In this film made over ten years, filmmaker Barbara Sonneborn goes on a pilgrimage to the Vietnamese countryside where her husband was killed. She and translator (and fellow war widow) Xuan...
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In late 1944, even as they faced imminent defeat, the Nazis expended enormous resources to kill or deport over 425,000 Jews during the "cleansing" of Hungary. This Oscar-winning documentary... See full summary »
A documentary featuring letters written by U.S. soldiers, sailors, airmen, and Marines during the Vietnam War to their families and friends back home. Archive footage of the war and news ... See full summary »
J. Kenneth Campbell
The director, a French veteran of the Indochina war (La 317e Section), returned to follow a platoon of American soldiers for six weeks at the height of fighting in Vietnam in 1966. The ... See full summary »
In this film made over ten years, filmmaker Barbara Sonneborn goes on a pilgrimage to the Vietnamese countryside where her husband was killed. She and translator (and fellow war widow) Xuan Ngoc Nguyen explore the meaning of war and loss on a human level. The film weaves interviews with Vietnamese and American widows into a vivid testament to the legacy of war.Written by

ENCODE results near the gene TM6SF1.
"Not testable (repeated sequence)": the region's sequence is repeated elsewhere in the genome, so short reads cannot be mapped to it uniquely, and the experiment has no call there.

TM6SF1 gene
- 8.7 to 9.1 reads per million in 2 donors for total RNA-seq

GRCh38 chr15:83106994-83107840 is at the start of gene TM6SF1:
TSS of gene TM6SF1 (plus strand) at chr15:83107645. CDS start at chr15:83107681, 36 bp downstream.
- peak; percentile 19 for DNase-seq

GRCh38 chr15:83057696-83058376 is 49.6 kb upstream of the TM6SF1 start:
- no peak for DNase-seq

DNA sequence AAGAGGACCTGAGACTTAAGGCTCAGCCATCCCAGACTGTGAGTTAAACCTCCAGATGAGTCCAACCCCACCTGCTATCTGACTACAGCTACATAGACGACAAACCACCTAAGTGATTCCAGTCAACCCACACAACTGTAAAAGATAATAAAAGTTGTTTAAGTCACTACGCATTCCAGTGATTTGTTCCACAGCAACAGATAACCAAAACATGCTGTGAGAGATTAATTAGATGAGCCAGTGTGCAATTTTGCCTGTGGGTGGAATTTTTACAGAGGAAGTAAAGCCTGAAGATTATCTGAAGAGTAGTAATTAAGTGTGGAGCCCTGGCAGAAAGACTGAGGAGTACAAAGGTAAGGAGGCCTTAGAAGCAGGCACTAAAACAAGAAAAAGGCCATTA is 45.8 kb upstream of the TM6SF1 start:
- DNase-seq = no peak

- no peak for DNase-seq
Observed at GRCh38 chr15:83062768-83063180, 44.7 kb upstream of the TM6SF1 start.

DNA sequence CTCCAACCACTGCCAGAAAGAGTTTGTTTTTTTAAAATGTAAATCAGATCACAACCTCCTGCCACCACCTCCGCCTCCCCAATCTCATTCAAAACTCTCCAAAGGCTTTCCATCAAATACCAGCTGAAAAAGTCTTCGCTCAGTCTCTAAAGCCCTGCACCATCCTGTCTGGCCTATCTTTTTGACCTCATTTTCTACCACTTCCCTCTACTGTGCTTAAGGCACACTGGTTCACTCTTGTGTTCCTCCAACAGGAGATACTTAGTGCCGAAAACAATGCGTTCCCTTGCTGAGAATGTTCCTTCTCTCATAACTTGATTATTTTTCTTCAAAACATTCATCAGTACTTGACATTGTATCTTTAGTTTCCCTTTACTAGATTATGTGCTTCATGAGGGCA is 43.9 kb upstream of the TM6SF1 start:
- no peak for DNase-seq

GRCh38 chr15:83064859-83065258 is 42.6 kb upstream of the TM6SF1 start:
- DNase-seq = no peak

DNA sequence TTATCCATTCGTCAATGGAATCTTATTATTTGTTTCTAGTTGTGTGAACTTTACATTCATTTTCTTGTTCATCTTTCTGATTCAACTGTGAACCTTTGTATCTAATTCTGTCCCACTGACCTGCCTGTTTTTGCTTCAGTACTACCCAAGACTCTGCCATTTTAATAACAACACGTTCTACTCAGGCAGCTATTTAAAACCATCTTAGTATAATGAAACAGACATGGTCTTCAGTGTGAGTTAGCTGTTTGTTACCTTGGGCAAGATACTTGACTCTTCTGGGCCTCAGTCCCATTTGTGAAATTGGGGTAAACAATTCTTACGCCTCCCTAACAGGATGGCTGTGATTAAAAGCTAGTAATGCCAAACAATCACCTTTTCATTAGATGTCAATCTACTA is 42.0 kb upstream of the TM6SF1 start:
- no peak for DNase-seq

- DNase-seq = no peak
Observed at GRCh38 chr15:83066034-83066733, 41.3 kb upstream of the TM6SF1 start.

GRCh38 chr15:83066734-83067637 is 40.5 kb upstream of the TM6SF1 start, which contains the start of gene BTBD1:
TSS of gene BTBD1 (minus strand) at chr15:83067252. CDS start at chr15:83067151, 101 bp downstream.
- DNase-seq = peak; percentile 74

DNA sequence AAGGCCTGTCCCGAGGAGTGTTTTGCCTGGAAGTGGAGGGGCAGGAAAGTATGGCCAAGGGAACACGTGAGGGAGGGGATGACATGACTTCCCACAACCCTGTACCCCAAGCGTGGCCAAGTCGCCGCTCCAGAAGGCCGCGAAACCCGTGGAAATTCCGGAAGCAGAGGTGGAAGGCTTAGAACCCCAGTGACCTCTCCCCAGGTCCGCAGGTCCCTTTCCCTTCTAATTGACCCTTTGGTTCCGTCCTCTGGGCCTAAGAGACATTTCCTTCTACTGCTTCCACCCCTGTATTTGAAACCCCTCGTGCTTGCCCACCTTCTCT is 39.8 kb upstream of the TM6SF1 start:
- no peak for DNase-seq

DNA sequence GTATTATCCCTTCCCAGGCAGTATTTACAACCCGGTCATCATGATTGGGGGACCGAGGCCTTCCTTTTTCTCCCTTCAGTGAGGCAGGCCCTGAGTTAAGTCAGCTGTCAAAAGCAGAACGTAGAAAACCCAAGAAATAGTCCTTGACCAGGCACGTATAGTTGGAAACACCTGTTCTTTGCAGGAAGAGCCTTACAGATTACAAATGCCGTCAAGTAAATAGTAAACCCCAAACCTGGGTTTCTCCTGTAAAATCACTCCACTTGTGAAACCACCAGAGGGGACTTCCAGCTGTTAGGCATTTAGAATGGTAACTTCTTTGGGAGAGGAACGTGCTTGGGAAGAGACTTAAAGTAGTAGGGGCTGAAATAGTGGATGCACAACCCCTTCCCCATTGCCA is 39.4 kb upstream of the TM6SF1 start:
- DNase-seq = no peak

Fiona Kelleghan <email@example.com>
Great film, showing a different view of the Vietnam war.
We ran this film at the "Normal" theater, for the Illinois Wesleyan May term series. The director, Barbara Sonneborn, introduced the film, and was on hand after for questions.
Our audience was mixed with college students and adults. I am sure the students saw it has history, but the adults had lived this as history. I was one of the adults. Not until this film, did I see the Vietnam war, as more than just a page of history that I missed.
During the showing, all you could hear besides the film, was the muffled sound of the projector. After the film, there were 200 plus people on their feet to applaud Barbara.
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